Jim Walsh's Big Hairy Weblog Thingy

Tuesday, August 29, 2006

Sucking It All In

The posting of Ken Levine's comments on "Why Radio Sucks" brought some interesting responses.

Read Ken's original article here.

Here is one response, from broadcaster Steve Norris:

The recent changeover at KZLA in Los Angeles is just another indicator of the mentality of corporate radio. The guy who wrote the article said that the license of KZLA should be challenged. While I'm wirh him in spirit, I don't know how you'd bring that off. It isn't in the jurisdiction of the FCC to dictate programming. But that's okay. Whatever KZLA becomes will be of their own doing. The FCC couldn't hurt them any worse than they're going to hurt themselves.

It's the perfect recipe for failure. You've got the corporate empty suits who listen to the consultants who ask stupid questions and, well, it's garbage in, garbage out. So who cares if Los Angeles is the biggest country music sales market in America! Who cares if their audience was loyal! So who cares if they were making money! Let's kill the goose that lays the golden eggs and be rich beyond our wildest dreams!

It ain't gonna happen. Their recipe calls for a high profile jock in the morning. Well, Rick Dees is certainly that. I've known Rick for 35 years and I wish him well but one jock does not a station make. Robert W. Morgan found that out the hard way when he was lured away from KHJ in 1970 to go to Chicago and WIND. It was Morgan from 6-10 and then a bunch of trained chimps the rest of the day. WIND was in it right up until the beginning.

Okay, so what else is wrong with "MOVIN'93.9"?They're playing songs by the same artists you can get on 10-15 other stations in Los Angeles. And that doesn't include the Spanish language stations. If there's a crossover hit (and in L. A. that's VERY possible), then add five or six more stations playing that artist. I don't think too many Mexican stations or the CHRs (Top 40) or the ACs (Adult Contemporary) or the whatevers play a lot of Toby Keith. KZLA had a corner on that market. Okay, so they didn't burn up the world in the ratings. Could that be because maybe the Arbitron books were printed in ENGLISH? But a 2.0-2.5 in Los Angeles translates into some big bucks.

Emmis has come down with a major case of the Clear Channel flu. It happens anywhere you have public ownership of a broadcast-only company. (Clear Channel founder) Lowery Mays was an investment banker who took over (foreclosed) on a couple of stations in San Antonio and, for reasons unknown to many, they became successful. Thus, a robber baron was born.

You see, back in the '60's, if you owned a broadcast station, it was a license to print money. WSGN in Birmingham, for example, had incredible numbers. A 25 was considered a down book. Yet they turned a profit margin of 50-60%. And that was done with a full staff of jocks, a four-man news department, five full time engineers, and they did it with FOUR salespeople. Now, at the same time, if you ran a grocery store or a clothing store, your profit margin, if you were successful, would be about 5%. The average radio station profit margin was 15-20%.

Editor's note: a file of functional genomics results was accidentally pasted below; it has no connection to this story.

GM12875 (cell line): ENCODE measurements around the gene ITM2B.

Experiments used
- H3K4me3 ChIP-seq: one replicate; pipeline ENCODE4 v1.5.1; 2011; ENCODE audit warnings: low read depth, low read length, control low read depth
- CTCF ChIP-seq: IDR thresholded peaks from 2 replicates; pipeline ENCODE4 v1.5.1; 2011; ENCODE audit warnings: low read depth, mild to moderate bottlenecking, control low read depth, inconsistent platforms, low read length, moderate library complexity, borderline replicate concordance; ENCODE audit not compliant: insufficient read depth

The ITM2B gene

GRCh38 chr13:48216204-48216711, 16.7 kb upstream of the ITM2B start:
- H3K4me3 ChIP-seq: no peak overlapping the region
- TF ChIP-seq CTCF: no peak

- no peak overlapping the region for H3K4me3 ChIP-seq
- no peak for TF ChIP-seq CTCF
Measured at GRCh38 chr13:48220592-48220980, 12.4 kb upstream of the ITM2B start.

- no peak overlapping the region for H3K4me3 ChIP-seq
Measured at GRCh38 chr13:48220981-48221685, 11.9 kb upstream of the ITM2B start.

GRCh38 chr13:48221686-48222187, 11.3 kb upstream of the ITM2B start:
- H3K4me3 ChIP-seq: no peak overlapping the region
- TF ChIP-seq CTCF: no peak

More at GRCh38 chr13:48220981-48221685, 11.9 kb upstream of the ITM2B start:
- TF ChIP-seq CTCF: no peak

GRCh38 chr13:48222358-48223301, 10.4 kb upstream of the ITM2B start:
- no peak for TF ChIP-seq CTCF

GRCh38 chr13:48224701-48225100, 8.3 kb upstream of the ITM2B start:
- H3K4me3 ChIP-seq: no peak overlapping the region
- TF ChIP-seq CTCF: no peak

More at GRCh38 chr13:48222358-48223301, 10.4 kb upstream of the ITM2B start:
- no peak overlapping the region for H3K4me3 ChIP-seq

Well, the robber barons, the barbarians, stormed the gates. Knowing as much about radio as they did particle physics or Einstein's Theory of Relativity, they paid outrageous prices to buy up these stations. Then, a thought struck them."Well, what do we do now?" So they brought in consultants and consultants are guys who know 99 different ways to have sex but don't know any girls. And, to pay for their mauraudings, the robber barons went public so they wouldn't have to spend any of their own money. Let the public pay and we'll have our nice little golden parachutes and everyone else be damned!

So stations started worshipping at the altar of the bottom line. And their cockeyed wisdom told them that if you cut expenses, profit would be that much greater.It didn't work out that way. Now, add to the mix Clear Channel's penchant for undercutting the competition on the rate card and the bottom line gets even smaller.

I remember when I was at KFYR, the logs were overloaded and we still weren't making budget. So you cut people in order to make budget. Has anybody ever told these mental dwarves that you make money by sticking to or increasing the rates?

Do you remember the days when big market radio was exciting to listen to? Since I've been here, I've been to Denver and San Francisco. From the quality of The radio, I thought I was still in Gillette, Wyoming. The talk stations were miserable. The music stations were even worse.

Did you ever ask yourself if you were a teenager today, would you fall in love with radio the way we all did when we were kids? I don't think I would. I don't know what I'd be but I don't think I'd be in radio. As for KZLA saying their first loyalty is to their advertisers, well MOVIN 93.9 won't be attracting business the way they think they will. Advertisers still work on response. Country music audiences are loyal. The handful of listeners MOVIN 93.9 will attract are fickle. You play a song they don't like and it's turn to another station or get out the i-Pods.

Goodbye, radio, it was nice knowing you.

Do I agree with Steve? Not necessarily. More on that later...